Most helpful critical review
134 of 141 people found the following review helpful
VTech V.Smile vs Leapfrog Clickstart
on January 28, 2008
Electronics are evolving into pretty much every area of life, and that includes Early Learning. Apart from PC software, and stand-alone toys, a new approach follows the `games console' line: a console that you can hook up to your television so your little one can play games that will teach him or her counting, the alphabet, and the basic reading/writing/'rithmetic. Whether this approach actually `works', in terms of teaching children the basics, remains to be seen - it's too early for any useful research evidence.
Two of the front-runners in this evolution are the V.Smile from VTech, and the Clickstart `First Computer' from Leapfrog. Both are fairly cheap plastic battery-powered consoles pitched at 3- to 6/8-year-olds; both come with initial free software, and have a range of additional software available as cartridges, mostly themed on popular cartoon/comic characters (Disney, Thomas the Tank Engine, Superman etc). Unable to decide which (if either) of these might be helpful for our three-year-old boy, we decided to buy both and try them out. This is what we found.
The V.Smile is slightly more expensive (AU$119 for the console, plus AU$40 per software cartridge). It seems like the better machine in a lot of respects. There is a much wider range of software (about 30 cartridges available), catering from 3-to-5-year-olds up to 6-to-8-year-olds. It looks better engineered: sound output can be in stereo; there is a built-in compartment for storing your cartridges; there is a microphone (which we haven't used yet); and, although battery-powered (4 x AA), you can also run it off the mains - though, somewhat annoyingly, you have to buy a separate AC adapter. The user manual leaflet is somewhat better than that of its competitor, though both are adequate and both systems were quite easy to set-up without the manual.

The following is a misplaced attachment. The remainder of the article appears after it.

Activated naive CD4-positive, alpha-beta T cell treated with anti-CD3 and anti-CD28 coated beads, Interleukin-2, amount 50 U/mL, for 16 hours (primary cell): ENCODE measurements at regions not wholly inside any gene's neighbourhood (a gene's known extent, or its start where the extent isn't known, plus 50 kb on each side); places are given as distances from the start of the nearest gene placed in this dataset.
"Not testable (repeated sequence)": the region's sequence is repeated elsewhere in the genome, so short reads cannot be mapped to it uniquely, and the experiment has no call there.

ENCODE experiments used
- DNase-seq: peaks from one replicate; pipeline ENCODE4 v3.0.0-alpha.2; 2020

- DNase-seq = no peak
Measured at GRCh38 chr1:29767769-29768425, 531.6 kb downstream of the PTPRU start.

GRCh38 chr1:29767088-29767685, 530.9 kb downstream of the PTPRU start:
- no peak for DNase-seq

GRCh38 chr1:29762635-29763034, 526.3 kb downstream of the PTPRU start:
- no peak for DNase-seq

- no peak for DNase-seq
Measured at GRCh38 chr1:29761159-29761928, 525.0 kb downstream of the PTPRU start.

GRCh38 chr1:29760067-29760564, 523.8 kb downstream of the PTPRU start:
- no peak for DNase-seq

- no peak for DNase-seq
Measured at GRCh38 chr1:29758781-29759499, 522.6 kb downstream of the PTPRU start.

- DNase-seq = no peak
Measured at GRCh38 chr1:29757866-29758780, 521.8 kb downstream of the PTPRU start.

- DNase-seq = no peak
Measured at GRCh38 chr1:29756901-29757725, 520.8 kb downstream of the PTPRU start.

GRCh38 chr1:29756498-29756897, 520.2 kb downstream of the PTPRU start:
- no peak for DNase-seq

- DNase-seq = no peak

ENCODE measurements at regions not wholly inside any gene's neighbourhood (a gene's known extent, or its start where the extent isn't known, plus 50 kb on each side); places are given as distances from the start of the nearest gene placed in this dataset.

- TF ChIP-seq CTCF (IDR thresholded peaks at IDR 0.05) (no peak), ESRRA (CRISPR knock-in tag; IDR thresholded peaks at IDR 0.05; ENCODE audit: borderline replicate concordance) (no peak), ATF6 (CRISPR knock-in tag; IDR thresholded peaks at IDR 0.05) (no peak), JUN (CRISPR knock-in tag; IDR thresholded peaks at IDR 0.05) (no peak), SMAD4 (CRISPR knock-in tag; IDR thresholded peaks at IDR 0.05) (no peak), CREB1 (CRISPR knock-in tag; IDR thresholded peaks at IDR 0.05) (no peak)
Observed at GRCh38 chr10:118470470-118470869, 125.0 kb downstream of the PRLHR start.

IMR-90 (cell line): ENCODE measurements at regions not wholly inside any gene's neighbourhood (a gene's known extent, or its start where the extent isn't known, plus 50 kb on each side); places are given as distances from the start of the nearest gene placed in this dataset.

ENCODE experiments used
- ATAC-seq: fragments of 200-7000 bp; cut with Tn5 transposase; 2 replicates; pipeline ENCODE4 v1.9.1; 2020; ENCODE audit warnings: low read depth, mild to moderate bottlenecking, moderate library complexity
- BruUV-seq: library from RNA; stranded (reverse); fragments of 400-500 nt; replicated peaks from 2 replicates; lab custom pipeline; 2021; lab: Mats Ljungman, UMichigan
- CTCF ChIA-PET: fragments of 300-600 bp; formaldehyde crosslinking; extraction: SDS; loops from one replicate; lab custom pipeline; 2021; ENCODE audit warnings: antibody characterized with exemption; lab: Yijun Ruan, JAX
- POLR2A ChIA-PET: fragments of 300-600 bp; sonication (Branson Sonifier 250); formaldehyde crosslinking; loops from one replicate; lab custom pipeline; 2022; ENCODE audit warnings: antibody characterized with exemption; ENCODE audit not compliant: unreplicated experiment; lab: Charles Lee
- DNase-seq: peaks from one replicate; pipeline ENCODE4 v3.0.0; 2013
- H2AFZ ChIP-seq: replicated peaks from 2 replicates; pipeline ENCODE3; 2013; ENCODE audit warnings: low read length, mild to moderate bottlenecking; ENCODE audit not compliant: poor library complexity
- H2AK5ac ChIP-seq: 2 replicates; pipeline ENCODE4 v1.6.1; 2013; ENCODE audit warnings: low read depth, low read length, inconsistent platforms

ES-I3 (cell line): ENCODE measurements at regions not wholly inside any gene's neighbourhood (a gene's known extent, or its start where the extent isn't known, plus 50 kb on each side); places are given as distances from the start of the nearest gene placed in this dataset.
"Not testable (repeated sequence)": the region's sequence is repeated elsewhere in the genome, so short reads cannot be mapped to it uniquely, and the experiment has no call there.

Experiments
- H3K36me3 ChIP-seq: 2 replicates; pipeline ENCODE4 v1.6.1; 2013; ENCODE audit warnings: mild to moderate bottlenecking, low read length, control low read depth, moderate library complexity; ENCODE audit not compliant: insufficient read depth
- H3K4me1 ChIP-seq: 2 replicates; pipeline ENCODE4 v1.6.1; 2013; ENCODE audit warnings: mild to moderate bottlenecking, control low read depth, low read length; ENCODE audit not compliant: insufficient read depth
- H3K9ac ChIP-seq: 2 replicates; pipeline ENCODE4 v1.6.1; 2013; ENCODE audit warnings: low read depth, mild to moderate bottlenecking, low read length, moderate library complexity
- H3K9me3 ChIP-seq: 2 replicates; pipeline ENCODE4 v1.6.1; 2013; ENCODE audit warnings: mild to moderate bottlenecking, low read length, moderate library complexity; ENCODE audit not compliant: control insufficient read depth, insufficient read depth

However, its appearance gives the game away for the V.Smile: it looks like a cartoon version of a Playstation, and the interface is joystick-based (one supplied, with the option to add a second). It is first and foremost a games console, and the software confirms this: the activities are essentially `platform games' (think Donkey Kong or Super Mario), with a fairly thin serving of word/number/pattern/colour recognition thrown in. It was readily apparent that the main entertainment lay in manoeuvring, jumping, and evading hazards, and the basics of this were beyond our three-year-old at his first sitting; in contrast, the puzzles shown (`which one is the apple?' `pick the red circle' etc) posed little or no challenge to him at all. Although he had great fun (with Daddy's help), I'm not sure he learnt anything at all in an hour's test run.